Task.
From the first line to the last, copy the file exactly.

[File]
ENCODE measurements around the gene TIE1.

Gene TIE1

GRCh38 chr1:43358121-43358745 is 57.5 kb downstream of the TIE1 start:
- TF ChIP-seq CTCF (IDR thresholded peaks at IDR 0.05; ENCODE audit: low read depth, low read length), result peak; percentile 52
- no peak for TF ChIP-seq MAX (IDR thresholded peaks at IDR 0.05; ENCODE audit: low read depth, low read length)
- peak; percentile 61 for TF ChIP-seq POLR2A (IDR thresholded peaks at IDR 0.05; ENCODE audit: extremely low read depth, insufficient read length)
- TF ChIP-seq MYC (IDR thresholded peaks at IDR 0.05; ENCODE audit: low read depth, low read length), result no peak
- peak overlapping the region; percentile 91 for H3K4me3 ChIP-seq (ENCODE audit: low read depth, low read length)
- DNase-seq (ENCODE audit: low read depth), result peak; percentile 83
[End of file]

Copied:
ENCODE measurements around the gene TIE1.

Gene TIE1

GRCh38 chr1:43358121-43358745 is 57.5 kb downstream of the TIE1 start:
- TF ChIP-seq CTCF (IDR thresholded peaks at IDR 0.05; ENCODE audit: low read depth, low read length), result peak; percentile 52
- no peak for TF ChIP-seq MAX (IDR thresholded peaks at IDR 0.05; ENCODE audit: low read depth, low read length)
- peak; percentile 61 for TF ChIP-seq POLR2A (IDR thresholded peaks at IDR 0.05; ENCODE audit: extremely low read depth, insufficient read length)
- TF ChIP-seq MYC (IDR thresholded peaks at IDR 0.05; ENCODE audit: low read depth, low read length), result no peak
- peak overlapping the region; percentile 91 for H3K4me3 ChIP-seq (ENCODE audit: low read depth, low read length)
- DNase-seq (ENCODE audit: low read depth), result peak; percentile 83